Antitrust, UCL and Privacy

Competition: Winter 2017-18, Vol. 27, No. 1


By Paul Wong, Ph.D.1

Healthcare antitrust is a subset of antitrust law and economics that focuses on the healthcare industry. A vast number of lawyers and economists have devoted their careers to this "sub"-field addressing a large and integral part of our nation’s (and California’s) economy. Healthcare accounts for 18 percent of national GDP (over $3 trillion)2 and is, perhaps, one of the most important "goods" that our society consumes, since it is essential to the welfare and wellbeing of each of us. The "antitrust" component of healthcare antitrust is equally important and interesting, as the structure of the American healthcare system is unique globally for its reliance on competition.3 The healthcare system in the United States is also virtually unparalleled due to the presence of nearly every canonical market "friction."4 As I discuss below, there are many topical and complicated questions that practitioners (lawyers, economists, regulators, and courts) continue to grapple with in healthcare antitrust. Greater discussion can help evolve thing surrounding the more complicated issues, and because of all of the economic twists and turns that healthcare presents, there are countless ideas and concepts that can be generalized to inform antitrust law and economics as they are applied in other industries. So, for my colleagues in all areas of law and economics, it is worth following issues in healthcare antitrust closely in the years to come.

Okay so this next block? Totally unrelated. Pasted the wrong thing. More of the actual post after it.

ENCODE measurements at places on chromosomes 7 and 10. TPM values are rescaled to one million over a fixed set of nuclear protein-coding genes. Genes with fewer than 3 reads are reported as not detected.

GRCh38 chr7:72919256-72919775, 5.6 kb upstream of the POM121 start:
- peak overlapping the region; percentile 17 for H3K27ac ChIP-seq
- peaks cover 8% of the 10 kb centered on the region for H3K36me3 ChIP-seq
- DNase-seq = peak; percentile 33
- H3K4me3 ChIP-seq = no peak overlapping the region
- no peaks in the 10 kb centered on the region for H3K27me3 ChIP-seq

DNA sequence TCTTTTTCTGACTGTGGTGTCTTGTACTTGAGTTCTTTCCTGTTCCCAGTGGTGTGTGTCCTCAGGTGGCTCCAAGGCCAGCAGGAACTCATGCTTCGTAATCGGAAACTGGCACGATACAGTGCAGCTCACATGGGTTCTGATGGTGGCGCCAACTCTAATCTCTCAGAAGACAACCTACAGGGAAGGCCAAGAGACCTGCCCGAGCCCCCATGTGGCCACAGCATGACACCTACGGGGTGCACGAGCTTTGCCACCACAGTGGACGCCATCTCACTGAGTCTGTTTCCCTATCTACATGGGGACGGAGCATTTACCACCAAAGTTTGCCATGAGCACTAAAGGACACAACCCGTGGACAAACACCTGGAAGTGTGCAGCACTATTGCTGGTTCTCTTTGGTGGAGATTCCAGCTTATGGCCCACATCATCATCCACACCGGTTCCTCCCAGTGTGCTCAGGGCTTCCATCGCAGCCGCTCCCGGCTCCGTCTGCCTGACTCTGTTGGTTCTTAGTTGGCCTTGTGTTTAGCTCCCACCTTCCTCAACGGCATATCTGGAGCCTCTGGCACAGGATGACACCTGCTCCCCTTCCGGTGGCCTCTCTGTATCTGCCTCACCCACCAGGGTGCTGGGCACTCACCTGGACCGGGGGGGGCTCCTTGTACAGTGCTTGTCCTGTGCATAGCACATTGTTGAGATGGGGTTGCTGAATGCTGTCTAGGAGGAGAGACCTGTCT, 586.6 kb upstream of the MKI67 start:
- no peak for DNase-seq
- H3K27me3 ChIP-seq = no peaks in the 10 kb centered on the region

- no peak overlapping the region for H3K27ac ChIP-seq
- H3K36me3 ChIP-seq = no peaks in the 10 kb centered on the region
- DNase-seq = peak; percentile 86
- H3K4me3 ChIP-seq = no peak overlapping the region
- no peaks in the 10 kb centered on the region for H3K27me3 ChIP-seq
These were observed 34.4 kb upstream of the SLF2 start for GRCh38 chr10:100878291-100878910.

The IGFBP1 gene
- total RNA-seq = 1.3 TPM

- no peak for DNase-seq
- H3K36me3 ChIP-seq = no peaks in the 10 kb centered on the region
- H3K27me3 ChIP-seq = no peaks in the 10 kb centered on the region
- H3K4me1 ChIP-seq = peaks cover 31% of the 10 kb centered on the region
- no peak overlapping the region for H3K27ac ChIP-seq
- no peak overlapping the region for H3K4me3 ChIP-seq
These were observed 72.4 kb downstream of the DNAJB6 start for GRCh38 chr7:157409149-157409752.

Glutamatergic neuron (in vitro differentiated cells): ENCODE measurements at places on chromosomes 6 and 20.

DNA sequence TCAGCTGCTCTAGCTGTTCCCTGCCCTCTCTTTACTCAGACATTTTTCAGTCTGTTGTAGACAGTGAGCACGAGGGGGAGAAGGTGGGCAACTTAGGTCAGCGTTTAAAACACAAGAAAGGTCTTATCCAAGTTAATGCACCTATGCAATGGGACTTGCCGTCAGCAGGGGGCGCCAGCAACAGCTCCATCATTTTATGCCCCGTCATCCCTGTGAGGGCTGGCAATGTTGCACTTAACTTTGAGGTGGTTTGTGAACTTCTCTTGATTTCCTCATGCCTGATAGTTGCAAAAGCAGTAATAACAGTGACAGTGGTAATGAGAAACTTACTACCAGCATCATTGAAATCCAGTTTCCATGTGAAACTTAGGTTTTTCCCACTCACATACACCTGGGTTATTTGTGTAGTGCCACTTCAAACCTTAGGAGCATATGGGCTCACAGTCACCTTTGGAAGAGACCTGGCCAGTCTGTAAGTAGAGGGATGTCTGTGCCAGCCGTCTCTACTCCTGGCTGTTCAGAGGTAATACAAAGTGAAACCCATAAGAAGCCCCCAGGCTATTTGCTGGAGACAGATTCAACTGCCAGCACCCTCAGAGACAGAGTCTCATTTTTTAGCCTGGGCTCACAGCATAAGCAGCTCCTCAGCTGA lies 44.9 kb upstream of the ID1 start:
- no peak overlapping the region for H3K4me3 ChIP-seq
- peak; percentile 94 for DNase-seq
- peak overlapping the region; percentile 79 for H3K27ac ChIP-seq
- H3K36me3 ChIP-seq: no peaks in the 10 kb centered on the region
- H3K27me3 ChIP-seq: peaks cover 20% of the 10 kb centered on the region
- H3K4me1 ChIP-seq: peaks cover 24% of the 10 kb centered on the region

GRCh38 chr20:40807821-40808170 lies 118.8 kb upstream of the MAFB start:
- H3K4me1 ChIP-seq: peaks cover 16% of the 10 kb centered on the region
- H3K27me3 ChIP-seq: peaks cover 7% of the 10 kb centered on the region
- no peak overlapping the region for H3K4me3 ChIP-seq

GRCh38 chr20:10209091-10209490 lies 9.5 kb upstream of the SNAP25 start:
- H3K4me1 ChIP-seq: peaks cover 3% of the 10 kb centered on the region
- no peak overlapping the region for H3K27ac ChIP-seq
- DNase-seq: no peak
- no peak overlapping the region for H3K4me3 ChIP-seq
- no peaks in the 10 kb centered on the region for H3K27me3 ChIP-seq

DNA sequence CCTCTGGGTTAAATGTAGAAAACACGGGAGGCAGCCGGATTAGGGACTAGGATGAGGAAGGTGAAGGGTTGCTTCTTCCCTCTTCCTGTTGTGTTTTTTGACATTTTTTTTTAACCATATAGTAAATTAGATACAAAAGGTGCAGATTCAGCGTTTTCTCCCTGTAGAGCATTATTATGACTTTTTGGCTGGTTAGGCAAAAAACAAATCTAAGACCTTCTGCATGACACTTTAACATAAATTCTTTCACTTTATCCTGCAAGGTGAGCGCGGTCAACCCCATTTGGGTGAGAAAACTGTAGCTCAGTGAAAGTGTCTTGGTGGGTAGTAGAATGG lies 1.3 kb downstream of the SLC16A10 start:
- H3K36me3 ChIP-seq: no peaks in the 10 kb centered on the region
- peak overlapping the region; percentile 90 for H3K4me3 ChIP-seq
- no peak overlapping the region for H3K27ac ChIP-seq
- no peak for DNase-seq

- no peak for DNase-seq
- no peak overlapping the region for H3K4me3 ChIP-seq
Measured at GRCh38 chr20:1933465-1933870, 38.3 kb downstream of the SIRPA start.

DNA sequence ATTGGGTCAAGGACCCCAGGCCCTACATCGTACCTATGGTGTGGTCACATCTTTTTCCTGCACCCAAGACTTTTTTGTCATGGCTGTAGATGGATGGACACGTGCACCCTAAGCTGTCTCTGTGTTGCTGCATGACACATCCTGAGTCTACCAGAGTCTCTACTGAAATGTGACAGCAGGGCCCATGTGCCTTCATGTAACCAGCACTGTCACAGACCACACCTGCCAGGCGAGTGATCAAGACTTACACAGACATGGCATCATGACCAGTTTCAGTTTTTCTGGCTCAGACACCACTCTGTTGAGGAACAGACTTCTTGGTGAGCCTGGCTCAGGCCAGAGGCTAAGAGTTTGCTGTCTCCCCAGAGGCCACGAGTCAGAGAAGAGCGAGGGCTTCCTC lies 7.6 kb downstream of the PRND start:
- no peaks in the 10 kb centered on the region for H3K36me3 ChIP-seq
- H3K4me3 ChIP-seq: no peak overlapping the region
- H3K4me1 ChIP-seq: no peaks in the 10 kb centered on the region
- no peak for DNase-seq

There are two economic forces ever present in healthcare that I will focus on in this article. First, many industry actors, including patients, providers,5 and payors,6 face a tremendous amount of uncertainty, and each of those actors faces asymmetry in that uncertainty. This breeds a host of market frictions, such as adverse selection and agency problems, which may complicate the application of the standard paradigm that antitrust law follows. Second, the scientific complexity of medicine necessitates a high level of specialization and intricate technology. This creates strong economies of scale and scope and requires coordination among different industry actors, which may also complicate the application of the standard paradigm. In turn, the healthcare financing and delivery system was built with these forces in mind, but it has evolved in such a way that there is a web of interlinking actions for every episode of care, and government plays a large role as both an industry actor and a regulator.

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